About NeuroStar® TMS Therapy

NeuroStar uses transcranial magnetic stimulation (TMS) which is FDA approved (for Major Depressive Disorder), to target key areas of the brain that are underactive in people with depression. It is not ECT (electroconvulsive therapy).

Depression is thought to be caused by an imbalance of the brain’s neurotransmitters, which are chemical messengers that send signals between the brain cells.

What is NeuroStar Advanced Therapy (TMS)?

During a Neurostar treatment session, a magnet similar in strength to that used in a magnetic resonance imaging machine is used to stimulate nerve cells in the area of the brain thought to control mood. These magnetic pulses may have a positive effect on the brain’s neurotransmitter levels, making long-term remission possible.

Take the first step

to overcoming your depression today
Schedule a free consultation with our specialist to find out if this treatment is right for you.

      (914)-816-1941

    Treatment with NeuroStar Advanced Therapy is easy:

    • Therapy sessions are conducted in our office
    • You can return to normal activities right away
    • You are awake during treatment
    • There are no negative effects on memory or sleep
    • It is covered by most health insurance plans, including Medicare, Tricare, and MVP

    Non-depressed

    Depressed

    A PET scan measures vital functions such as blood flow, oxygen use and blood sugar (glucose) metabolism.

    Source: Mark George, M.D. Biological Psychiarty Branch Division of Intramural Research Programs, NIMH 1993

    How NeuroStar®TMS
    Therapy Works

    Here’s what you can expect from a NeuroStar Advanced Therapy (TMS) session:

    NeuroStar®TMS Patient Stories

    NeuroStar Patient: Mariah’s Story

    NeuroStar Patient: Bart’s Story

    Frequently Asked Questions

    Transcranial magnetic stimulation, often referred to as TMS is a noninvasive procedure that uses magnetic fields to stimulate nerve cells in the brain to improve symptoms of depression. TMS is typically used when antidepressant medications haven’t been effective, have ceased working, or as an alternative to medication.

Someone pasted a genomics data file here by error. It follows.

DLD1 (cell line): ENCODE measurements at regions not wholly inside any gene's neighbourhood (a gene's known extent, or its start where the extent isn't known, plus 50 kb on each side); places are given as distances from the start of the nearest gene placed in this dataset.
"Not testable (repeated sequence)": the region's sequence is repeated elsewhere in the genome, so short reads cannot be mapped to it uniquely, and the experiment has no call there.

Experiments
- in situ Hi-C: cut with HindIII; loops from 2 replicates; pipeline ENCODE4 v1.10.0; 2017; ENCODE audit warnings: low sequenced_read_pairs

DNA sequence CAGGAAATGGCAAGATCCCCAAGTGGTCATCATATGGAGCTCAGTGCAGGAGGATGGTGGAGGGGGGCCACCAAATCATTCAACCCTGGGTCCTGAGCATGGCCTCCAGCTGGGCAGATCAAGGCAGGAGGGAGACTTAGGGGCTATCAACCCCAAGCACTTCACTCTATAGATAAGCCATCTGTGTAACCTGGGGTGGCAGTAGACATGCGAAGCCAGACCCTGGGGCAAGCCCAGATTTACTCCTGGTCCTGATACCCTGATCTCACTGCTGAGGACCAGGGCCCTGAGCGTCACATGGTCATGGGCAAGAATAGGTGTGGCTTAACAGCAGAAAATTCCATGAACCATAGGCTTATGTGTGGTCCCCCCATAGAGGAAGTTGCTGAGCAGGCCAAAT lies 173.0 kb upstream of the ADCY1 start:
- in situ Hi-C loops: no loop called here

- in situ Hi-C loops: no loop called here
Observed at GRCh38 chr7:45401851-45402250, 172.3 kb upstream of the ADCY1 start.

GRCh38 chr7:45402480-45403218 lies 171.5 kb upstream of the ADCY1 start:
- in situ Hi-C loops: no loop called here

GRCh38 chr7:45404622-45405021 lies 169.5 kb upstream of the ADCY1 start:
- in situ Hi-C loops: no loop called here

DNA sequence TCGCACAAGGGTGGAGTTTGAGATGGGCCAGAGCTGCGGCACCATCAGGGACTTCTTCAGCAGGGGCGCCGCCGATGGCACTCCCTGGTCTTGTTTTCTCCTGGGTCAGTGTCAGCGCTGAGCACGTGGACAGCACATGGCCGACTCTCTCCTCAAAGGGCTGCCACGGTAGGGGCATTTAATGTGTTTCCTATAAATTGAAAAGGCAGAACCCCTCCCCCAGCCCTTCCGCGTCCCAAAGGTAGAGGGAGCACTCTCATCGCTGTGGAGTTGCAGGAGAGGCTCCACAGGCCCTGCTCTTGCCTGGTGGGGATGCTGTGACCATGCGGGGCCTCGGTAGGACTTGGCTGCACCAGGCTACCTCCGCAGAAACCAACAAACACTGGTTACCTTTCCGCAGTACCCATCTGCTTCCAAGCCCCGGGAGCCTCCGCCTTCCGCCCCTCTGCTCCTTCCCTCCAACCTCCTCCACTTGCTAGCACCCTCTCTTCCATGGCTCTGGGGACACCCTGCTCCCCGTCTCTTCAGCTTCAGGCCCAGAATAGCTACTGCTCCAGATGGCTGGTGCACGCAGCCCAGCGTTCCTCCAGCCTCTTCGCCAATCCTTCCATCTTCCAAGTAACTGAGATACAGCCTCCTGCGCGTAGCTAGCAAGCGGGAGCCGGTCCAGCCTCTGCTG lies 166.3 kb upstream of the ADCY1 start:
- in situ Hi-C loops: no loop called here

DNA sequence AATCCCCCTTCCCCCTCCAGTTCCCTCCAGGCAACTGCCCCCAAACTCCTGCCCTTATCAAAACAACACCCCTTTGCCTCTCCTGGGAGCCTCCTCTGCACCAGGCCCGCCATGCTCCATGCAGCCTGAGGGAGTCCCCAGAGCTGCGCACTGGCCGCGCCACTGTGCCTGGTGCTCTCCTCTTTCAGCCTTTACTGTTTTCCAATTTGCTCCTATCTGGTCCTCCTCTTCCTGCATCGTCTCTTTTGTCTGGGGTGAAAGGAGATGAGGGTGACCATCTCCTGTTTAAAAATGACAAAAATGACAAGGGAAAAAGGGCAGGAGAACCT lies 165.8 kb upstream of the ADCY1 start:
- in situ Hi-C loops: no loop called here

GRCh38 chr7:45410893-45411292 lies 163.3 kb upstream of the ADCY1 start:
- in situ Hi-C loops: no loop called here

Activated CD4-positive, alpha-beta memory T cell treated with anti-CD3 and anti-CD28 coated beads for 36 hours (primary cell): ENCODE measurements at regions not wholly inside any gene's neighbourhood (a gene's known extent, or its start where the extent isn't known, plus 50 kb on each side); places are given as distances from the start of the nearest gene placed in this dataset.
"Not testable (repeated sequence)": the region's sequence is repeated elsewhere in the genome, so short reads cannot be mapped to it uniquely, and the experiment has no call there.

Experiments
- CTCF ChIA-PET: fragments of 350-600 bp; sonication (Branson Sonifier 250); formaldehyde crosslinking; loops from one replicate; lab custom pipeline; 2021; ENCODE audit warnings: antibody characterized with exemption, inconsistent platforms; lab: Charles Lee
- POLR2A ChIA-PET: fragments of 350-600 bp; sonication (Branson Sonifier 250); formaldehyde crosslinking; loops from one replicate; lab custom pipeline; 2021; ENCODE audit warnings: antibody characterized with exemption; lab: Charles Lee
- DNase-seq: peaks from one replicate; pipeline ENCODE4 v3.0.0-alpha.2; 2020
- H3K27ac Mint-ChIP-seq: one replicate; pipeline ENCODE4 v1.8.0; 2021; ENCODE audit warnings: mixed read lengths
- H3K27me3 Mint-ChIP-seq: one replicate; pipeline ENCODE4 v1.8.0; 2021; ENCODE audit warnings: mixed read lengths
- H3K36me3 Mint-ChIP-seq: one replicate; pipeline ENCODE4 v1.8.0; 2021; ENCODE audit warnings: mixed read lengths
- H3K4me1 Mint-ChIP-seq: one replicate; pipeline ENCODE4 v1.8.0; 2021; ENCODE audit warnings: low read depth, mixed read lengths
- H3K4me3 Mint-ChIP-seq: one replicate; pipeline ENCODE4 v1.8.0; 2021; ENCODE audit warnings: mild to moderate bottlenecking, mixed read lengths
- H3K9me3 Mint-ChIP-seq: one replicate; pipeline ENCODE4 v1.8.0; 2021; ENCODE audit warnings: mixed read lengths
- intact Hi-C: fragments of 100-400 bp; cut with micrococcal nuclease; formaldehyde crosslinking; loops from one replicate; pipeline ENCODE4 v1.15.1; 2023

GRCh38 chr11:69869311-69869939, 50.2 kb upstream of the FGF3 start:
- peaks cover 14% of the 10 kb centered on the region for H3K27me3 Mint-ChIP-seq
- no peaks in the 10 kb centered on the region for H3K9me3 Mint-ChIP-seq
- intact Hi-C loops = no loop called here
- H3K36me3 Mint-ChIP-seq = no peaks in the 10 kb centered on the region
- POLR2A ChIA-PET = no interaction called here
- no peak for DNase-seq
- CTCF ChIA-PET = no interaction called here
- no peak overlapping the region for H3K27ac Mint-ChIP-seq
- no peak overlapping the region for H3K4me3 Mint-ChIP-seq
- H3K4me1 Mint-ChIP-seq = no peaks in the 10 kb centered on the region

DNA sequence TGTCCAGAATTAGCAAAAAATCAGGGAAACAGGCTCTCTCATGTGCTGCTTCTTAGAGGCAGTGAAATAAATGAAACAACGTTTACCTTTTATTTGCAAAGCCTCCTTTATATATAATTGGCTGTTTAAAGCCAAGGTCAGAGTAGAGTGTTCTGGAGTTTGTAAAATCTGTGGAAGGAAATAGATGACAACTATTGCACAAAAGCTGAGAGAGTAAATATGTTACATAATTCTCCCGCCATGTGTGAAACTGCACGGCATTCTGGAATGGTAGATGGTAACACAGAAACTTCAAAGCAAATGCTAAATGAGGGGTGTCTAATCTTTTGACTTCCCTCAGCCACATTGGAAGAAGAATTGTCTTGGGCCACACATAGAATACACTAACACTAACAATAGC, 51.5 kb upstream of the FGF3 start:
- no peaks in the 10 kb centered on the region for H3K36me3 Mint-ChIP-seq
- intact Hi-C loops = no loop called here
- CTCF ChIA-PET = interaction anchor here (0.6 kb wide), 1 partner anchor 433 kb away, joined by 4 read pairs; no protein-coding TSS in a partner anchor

TMS involves delivering magnetic pulses to specific parts of the brain.

    A typical initial course of treatment is about 19-37 minutes per day, up to 5 times a week over 7-8 weeks.

    A vast majority of commercial and Medicare plans have recognized the effectiveness of treating de-
    pression with TMS Therapy and now cover TMS as part of their plans.

    TMS does not circulate in the blood throughout the body, so it does not have side effects like weight gain, sexual dysfunction, nausea, dry mouth, sedation, etc. The most common side effects reported during clinical trials were headache and scalp discomfort —generally mild to moderate—occurring less frequently after the first week of treatment.
    No. TMS Therapy involves a unique method of using pulsed magnetic fields for a therapeutic benefit. The intensity of the magnetic field is similar to that of an MRI. These techniques differ radically from the popular use of low intensity, static magnetic fields. Those products deliver weak and undirected static fields that are not capable of activating brain cells. The activation and stimulation of brain cells is a key part of why TMS is so effective.

    Clinical Trials and Academic Studies

    1. Carpenter LL, et al. (2012). Transcranial Magnetic Stimulation (TMS) for Major Depression: a Multisite, Naturalistic, Observational Study of Acute Treatment Outcomes in Clinical Practice. Depression and Anxiety, 29(7):587-596.
    www.ncbi.nlm.nih.gov/pubmed/22689344

    2. George MS, et al. (2010). Daily Left Prefrontal Transcranial Magnetic Stimulation
    Therapy for Major Depressive Disorder: A Sham-Controlled Randomized Trial. Arch Gen Psychiatry, 67(5):507-516. www.ncbi.nlm.nih.gov/pubmed/20439832

    3. Dunner DL, et al. (2014). A Multisite, Naturalistic, Observational Study of Transcranial Magnetic Stimulation (TMS) for Patients with Pharmacoresistant Major Depressive Disorder: Durability of Benefit Over a 1-Year Follow-Up Period. J Clin Psychiatry. 75(12):1394-1401. www.ncbi.nlm.nih.gov/pubmed/25271871

    4. O’Reardon JP, et al. (2007). Efficacy and safety of Transcranial Magnetic Stimulation in the Acute Treatment of Major Depression: A Multisite Randomized Controlled trial. Biol Psychiatry, 62(11):1208-1216. www.ncbi.nlm.nih.gov/pubmed/17573044